These musings, along with the criticism that Smade has received for his handling of the situation are valid. But what has made me raise an eyebrow is the absurd, but unfortunately expected, framing of this particular incident as representative of all black event organisers and, more widely, black business owners. Each time an instance of someone having a negative experience with a black business owner becomes public knowledge on social media, an almost inevitable tendency occurs for some black people to self-homogenise these moves as indicative to the black people as a whole. It is a very bizarre thing to witness, yet something I see occur time and time again. For example, a black hairdresser will run late for an appointment and not deliver on the style that was requested. Or a black-owned restaurant may provide terrible customer service. People will then (rightfully) be outraged, with some extending this (valid) criticism to then encompass all black-led companies, with the commonly parroted mantra of: ‘this is why people don’t support black businesses’.
This type of response is harmful as it not only streamlines black people into one singularly operating entity, it amalgamates blackness as inherently negative and dysfunctional. There is certainly something to be said about poor business practices from black proprietors, which is an issue that needs to be addressed. However, these types of statements compartmentalise substandard service as an intrinsically black issue. This is done while ignoring the numerous examples of similar treatment by non-black owned enterprises. They also work to reinforce racist tropes of dysfunctionality, laziness and aggressive behaviour as black characteristics. They are reductive and devoid of a broader contextual understanding. Episodes of professional malpractice by black proprietors are largely informed by a lack of capital to run things as efficiently as more monied and sizeable corporations.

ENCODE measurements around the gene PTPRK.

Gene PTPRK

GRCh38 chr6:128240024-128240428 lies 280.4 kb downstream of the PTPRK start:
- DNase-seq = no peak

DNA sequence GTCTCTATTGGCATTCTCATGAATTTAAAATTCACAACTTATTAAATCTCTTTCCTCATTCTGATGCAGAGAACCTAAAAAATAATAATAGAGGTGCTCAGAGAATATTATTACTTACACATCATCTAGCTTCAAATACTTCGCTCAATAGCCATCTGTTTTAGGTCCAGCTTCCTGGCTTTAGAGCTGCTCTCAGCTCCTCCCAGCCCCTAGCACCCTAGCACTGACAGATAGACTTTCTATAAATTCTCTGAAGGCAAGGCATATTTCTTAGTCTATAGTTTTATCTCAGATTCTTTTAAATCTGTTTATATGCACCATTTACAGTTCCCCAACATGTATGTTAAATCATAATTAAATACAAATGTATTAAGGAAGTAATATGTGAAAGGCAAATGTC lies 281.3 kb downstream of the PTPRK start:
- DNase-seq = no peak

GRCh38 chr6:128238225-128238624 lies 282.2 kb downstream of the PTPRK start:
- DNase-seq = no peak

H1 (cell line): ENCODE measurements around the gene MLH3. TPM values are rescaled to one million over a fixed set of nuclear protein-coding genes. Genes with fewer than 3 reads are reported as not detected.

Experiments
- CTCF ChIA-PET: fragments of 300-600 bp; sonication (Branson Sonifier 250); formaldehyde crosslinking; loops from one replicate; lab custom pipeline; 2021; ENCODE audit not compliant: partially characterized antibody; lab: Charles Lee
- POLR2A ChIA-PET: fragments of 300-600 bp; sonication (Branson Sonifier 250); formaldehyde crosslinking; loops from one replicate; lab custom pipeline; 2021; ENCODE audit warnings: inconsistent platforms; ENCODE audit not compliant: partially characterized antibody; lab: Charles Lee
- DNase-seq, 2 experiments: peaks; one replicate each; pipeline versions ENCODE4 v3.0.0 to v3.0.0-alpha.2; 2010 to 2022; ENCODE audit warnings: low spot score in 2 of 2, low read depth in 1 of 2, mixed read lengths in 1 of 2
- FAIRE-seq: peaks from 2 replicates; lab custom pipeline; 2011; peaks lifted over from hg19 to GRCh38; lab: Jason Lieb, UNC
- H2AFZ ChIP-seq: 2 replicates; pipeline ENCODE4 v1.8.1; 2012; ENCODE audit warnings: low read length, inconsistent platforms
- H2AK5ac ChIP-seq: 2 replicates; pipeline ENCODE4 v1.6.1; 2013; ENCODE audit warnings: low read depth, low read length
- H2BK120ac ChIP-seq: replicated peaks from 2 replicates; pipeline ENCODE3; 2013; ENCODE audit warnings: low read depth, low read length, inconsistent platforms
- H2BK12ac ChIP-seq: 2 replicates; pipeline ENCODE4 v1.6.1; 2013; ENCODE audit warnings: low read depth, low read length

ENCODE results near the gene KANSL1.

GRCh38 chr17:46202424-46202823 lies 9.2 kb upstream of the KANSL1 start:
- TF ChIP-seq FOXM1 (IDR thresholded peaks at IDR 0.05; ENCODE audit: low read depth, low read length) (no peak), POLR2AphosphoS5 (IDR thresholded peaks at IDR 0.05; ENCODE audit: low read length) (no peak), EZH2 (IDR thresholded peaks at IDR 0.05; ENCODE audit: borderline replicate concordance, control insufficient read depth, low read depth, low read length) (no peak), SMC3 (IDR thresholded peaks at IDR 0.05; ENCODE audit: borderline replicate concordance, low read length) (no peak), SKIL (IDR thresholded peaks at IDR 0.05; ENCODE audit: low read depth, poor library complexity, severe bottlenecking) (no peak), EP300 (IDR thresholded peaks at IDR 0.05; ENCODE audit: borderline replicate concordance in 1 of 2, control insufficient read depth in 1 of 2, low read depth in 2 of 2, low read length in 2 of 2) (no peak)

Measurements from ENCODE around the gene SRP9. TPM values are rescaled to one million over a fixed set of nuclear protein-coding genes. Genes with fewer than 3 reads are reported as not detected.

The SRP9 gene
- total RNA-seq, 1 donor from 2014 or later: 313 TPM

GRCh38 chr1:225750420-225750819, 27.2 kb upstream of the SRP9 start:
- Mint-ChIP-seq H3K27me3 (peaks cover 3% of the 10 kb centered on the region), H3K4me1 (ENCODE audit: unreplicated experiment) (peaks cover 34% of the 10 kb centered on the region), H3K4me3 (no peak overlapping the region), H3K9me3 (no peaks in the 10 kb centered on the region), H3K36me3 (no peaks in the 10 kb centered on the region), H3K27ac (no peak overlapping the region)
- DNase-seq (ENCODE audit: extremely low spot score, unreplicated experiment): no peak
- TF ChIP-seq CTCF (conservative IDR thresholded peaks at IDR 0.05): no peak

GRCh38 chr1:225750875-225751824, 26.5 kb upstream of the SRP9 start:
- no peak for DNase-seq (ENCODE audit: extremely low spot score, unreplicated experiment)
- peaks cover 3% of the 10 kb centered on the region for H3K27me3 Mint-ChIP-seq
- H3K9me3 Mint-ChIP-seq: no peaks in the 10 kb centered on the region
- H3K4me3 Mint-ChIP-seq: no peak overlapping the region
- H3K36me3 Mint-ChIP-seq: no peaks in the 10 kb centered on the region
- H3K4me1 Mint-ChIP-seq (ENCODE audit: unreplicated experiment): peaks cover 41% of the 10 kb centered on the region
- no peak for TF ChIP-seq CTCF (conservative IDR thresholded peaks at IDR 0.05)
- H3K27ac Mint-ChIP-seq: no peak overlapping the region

We can see this notion play out through a comparative look at the reactions to coronavirus related disruptions by Afro Nation and Wireless. As aforementioned, the former is currently attempting to avoid masse repayment by inserting itself into the framework of Portuguese law (while being a British company). Meanwhile, Wireless swiftly reimbursed all would-be attendees after announcing this summer’s cancellation. Predictably, comparisons were drawn by those in the ‘this is why people don’t support black businesses’ camp, to validate their belief. Yet, how can an earnest equivalence be concluded between an event that has only run once, by a comparatively smaller company, to a festival that was launched in 2005 and is backed by a multi-billion-pound organisation (Live Nation)?
SMADE Entertainment’s proceedings were, indeed, reprehensible. People’s distrust in future Afro Nation projects is reasonable, with some going as far as to suggest a boycott of the brand’s affiliated ventures altogether. But, when considering the context in which many black-fronted businesses function, it’s clear that unsatisfactory operations are often informed by socioeconomic restraints. These obstacles predominantly affect black people due to our own socioeconomic positioning in society. The problematic attitudes of the individual owners also contribute to these failings. To finalise my stance, black-owned businesses who let down their consumer base should be held accountable, but not on the basis of their proprietors being black.